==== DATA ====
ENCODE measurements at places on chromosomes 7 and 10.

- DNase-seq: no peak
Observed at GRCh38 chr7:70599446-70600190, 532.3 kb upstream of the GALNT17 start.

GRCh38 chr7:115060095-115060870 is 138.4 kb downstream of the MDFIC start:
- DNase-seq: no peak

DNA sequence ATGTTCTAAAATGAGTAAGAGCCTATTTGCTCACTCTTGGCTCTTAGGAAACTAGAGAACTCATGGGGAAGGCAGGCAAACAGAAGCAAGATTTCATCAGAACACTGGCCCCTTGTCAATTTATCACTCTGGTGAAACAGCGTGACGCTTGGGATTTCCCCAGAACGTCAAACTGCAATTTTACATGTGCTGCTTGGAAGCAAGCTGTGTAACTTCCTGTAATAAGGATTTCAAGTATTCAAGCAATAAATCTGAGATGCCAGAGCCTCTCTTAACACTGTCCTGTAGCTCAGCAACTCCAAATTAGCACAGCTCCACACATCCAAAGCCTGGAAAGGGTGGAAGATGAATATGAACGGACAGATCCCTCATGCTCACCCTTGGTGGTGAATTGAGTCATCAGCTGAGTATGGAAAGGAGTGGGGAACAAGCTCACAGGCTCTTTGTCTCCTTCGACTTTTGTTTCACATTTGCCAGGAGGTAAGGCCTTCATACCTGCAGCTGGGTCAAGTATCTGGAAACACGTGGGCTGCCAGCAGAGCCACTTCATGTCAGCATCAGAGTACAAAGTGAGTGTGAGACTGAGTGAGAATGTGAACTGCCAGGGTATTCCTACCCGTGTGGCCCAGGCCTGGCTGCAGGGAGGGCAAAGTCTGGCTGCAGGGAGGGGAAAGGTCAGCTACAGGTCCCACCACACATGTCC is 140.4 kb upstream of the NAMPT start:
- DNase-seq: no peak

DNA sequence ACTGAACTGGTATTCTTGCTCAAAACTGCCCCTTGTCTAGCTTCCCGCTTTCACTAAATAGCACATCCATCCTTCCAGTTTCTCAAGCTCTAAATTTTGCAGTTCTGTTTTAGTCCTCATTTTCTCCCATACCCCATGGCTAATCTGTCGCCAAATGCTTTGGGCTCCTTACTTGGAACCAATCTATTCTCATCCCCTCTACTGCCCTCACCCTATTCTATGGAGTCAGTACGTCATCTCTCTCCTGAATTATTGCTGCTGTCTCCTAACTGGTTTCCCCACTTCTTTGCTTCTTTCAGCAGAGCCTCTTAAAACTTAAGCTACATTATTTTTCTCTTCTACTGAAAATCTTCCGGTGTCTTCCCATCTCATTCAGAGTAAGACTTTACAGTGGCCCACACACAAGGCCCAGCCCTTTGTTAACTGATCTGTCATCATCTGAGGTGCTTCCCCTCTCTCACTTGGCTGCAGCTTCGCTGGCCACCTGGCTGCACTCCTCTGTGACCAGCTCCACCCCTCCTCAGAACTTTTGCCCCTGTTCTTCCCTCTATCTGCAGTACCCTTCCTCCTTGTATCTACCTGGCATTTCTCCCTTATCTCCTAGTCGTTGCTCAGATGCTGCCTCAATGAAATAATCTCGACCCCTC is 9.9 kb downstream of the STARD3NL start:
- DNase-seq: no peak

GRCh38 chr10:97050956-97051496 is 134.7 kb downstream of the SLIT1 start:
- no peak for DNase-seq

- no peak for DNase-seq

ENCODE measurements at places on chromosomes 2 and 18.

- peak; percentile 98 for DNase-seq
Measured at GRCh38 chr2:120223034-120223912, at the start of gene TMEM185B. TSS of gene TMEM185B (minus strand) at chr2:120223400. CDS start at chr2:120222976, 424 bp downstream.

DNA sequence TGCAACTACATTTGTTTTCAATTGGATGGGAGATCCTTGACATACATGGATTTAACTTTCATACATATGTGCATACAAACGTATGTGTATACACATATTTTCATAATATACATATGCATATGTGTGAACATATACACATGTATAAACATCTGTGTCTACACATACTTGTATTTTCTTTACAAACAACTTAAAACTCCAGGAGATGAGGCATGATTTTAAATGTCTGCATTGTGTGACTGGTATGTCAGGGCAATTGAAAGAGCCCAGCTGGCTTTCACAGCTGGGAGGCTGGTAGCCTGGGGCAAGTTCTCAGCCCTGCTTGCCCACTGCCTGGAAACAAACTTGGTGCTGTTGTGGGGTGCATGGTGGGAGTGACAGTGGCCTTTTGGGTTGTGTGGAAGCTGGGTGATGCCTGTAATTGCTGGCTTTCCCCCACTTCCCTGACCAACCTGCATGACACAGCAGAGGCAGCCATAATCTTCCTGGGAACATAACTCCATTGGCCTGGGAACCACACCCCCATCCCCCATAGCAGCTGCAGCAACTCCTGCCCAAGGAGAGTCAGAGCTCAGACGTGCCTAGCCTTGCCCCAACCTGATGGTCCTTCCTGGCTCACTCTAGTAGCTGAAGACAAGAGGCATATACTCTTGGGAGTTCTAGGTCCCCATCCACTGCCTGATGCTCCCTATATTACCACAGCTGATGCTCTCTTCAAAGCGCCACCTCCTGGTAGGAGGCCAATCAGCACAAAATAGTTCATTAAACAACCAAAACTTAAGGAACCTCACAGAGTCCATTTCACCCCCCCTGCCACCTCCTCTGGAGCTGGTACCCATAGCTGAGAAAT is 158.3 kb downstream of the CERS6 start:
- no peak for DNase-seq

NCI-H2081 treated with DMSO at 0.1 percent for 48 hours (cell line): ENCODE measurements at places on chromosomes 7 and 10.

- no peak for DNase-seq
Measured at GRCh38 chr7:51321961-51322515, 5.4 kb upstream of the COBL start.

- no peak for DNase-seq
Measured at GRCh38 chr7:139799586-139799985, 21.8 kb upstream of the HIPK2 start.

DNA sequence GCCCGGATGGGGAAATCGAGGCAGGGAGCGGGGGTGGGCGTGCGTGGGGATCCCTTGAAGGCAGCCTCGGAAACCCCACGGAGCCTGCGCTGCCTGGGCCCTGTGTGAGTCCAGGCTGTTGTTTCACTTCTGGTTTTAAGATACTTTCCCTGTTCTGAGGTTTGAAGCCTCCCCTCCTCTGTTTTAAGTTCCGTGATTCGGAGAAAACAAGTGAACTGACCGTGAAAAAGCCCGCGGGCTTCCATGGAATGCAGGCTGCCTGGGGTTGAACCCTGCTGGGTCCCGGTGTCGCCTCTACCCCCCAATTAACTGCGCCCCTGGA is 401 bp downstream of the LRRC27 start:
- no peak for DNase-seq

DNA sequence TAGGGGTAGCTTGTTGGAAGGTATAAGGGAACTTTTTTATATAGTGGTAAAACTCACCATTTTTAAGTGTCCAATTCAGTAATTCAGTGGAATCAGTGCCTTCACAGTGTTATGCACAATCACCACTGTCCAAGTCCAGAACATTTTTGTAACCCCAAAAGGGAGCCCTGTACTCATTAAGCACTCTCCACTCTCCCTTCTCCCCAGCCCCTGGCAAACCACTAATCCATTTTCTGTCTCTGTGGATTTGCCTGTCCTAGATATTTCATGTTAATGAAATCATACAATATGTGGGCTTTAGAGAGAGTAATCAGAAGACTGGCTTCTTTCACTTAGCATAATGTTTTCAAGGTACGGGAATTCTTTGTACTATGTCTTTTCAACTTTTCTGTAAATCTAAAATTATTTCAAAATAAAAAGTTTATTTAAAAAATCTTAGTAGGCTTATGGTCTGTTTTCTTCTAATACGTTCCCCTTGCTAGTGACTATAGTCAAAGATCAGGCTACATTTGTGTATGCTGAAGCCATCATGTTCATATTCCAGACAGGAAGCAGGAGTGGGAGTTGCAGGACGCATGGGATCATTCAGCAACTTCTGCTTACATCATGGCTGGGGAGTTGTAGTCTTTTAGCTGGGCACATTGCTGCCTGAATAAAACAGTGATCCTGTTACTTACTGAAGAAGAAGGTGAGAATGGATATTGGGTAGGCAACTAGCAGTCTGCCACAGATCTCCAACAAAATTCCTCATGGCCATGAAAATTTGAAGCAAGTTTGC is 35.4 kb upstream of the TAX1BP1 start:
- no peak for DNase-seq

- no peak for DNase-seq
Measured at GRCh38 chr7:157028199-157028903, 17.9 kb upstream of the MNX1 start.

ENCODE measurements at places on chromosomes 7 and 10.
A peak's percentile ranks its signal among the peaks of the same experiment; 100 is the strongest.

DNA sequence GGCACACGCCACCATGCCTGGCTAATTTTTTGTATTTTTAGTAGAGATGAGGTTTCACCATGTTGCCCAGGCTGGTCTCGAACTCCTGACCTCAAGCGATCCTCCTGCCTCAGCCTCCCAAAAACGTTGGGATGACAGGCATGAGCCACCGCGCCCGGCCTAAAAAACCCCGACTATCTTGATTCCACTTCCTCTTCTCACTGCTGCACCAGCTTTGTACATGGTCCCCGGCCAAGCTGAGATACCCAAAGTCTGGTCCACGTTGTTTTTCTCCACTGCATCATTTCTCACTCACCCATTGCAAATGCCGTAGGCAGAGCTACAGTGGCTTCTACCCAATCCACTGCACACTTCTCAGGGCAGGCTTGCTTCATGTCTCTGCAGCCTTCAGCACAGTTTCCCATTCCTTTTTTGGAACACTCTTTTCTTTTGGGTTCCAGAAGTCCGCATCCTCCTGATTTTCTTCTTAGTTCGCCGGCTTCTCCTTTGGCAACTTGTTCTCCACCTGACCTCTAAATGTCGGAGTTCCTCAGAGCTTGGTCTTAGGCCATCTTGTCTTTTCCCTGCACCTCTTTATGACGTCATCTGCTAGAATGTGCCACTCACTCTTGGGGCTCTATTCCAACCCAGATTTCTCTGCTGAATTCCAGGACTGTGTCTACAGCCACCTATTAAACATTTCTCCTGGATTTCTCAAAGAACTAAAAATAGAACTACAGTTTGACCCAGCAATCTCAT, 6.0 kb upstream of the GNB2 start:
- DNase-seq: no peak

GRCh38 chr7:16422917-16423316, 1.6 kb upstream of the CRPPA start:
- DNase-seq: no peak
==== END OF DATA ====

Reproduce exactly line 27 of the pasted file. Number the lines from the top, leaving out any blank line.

- no peak for DNase-seq